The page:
A hole in a pocket. What could be more insignificant? Exactly this kind of small hole, not noticed in time, turned out to be the start of an adventure. It was August of 1883 when I returned to Moscow after a five-month absence, and devoted myself to literary work. I wrote poems and other trifles for Alarm, Entertainment, and Fragments, articles on various questions, and wrote accounts of horse races for the Moscow papers. Among my acquaintances from the track were representatives of all ranks and positions. I had to meet people from the darkest professions, but always elegantly dressed and talented handicappers. I made an effort to maintain these relationships: thanks to them, I got interesting tips for the newspaper and sometimes found my way into secret gambling houses, where my presence was tolerated, and where I met many people who had been accepted into high society, and were even members of clubs, but in reality were card sharps, con artists, or sometimes gang leaders. I could write an entire book about this world. But I will limit myself to reminiscences about one stalwart racing fan, a blonde dandy with a full mustache who owned a prize-winning trotter.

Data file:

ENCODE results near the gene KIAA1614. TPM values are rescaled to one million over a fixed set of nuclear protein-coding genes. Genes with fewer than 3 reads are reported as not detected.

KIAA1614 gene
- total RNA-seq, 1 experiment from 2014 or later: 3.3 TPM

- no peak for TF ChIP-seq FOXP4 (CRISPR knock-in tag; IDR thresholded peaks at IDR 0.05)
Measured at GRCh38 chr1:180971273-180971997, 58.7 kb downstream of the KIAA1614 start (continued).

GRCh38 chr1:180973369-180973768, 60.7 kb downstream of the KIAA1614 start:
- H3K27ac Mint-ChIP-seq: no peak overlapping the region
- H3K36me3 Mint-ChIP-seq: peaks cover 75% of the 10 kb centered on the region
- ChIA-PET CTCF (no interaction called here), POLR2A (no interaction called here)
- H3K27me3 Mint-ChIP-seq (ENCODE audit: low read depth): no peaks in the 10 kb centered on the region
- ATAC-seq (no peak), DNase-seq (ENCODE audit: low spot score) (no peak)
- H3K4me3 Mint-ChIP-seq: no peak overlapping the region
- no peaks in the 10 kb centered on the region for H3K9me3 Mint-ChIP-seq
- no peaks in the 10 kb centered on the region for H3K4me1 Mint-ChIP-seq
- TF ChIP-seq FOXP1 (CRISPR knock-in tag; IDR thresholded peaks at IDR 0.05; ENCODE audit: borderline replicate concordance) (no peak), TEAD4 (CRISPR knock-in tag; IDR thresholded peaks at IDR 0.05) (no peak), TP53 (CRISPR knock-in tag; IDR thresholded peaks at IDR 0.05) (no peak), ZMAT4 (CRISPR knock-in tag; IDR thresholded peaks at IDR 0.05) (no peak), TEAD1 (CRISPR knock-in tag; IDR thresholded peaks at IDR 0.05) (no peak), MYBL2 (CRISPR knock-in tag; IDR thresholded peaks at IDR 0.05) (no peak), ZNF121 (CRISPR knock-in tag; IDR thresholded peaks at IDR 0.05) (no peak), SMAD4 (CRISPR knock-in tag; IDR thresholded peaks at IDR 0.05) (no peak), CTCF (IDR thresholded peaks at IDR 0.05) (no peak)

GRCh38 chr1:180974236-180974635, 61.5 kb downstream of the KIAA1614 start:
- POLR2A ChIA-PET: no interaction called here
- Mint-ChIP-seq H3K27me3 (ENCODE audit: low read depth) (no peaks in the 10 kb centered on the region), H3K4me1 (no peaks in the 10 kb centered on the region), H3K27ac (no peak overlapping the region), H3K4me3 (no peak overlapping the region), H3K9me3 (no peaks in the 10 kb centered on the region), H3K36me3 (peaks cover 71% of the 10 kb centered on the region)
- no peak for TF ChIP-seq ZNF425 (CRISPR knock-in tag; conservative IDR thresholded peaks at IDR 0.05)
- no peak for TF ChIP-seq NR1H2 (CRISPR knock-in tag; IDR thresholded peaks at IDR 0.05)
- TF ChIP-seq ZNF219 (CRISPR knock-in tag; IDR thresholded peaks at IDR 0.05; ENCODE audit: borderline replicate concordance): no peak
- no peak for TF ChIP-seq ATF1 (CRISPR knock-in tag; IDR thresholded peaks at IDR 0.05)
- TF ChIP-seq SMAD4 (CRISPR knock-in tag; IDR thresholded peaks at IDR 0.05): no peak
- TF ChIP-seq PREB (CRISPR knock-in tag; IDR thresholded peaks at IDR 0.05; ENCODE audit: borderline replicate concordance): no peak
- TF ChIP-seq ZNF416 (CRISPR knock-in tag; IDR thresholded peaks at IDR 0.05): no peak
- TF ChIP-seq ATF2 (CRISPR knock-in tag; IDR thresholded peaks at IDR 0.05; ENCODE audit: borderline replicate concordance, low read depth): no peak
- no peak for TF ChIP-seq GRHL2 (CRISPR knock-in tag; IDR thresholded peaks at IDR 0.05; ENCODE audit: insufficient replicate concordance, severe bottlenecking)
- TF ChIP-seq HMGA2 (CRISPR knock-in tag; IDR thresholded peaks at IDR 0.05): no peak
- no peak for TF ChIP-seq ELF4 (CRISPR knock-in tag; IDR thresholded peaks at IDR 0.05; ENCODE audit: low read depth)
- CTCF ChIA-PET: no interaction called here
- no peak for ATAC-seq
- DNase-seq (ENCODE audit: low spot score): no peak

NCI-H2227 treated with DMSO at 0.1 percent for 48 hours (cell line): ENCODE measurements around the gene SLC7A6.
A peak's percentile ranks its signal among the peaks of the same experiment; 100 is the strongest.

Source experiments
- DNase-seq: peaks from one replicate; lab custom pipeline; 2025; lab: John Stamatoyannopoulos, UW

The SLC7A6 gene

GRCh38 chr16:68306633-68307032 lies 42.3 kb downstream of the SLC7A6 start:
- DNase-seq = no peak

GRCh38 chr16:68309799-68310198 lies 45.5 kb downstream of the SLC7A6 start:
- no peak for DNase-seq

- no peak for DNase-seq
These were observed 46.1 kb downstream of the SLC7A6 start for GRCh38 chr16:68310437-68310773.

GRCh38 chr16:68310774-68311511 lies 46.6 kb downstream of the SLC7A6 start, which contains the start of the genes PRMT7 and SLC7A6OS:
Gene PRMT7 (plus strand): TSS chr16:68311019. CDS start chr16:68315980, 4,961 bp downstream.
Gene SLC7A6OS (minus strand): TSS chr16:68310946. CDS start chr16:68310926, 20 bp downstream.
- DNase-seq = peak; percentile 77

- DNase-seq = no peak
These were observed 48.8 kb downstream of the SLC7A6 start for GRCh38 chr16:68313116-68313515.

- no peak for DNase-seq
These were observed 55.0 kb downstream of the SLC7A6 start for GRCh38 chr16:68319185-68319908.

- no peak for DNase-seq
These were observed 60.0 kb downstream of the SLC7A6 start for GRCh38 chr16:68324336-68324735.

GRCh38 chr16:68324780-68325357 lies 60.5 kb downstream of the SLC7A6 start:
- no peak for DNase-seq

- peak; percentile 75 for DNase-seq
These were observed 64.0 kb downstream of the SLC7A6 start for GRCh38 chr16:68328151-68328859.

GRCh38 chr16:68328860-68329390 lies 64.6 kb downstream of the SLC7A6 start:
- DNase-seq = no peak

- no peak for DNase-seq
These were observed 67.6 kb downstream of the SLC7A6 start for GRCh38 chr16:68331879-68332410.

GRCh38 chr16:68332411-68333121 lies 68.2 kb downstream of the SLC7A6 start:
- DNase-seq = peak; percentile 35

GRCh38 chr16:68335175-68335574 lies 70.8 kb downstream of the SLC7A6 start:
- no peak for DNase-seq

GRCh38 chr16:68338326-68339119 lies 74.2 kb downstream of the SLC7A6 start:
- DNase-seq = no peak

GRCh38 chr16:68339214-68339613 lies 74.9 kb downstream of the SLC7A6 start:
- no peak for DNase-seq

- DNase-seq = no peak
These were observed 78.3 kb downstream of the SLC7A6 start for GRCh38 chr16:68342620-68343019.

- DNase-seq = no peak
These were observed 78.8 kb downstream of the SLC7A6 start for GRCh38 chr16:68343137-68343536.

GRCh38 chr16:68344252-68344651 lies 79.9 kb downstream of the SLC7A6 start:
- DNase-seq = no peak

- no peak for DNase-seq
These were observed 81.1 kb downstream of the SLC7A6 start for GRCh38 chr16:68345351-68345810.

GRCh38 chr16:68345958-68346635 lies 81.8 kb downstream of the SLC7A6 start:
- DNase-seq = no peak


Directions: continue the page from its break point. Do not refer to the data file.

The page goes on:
The day that the problem with the hole occurred, the die-hard fan came up to me at the track. Should he enter his horse in the next event, did she have a chance? Near the exit, after the races, we accidentally met again, and he suggested, on account of the rain, to take me to my home in his carriage. I refused, saying that I was headed for Samotek and it wasn’t on his way, but he convinced me, and after letting the driver off, feverishly sped to Samotek, where I dropped in to see an old friend, the artist Pavlik Yakovlev. On the way, we chatted the whole time about horses. He considered me a great expert and therefore respected my opinion. I left Yakovlev’s around one in the morning and trudged off in my high boots down the muddy path in the median of Tsvetnoy Boulevard. By force of habit, in my right pocket, I grasped a small knife, a gift from my friend Andreyev-Burlak. This caution seemed unnecessary: there was not one living soul around:
A light autumn rain
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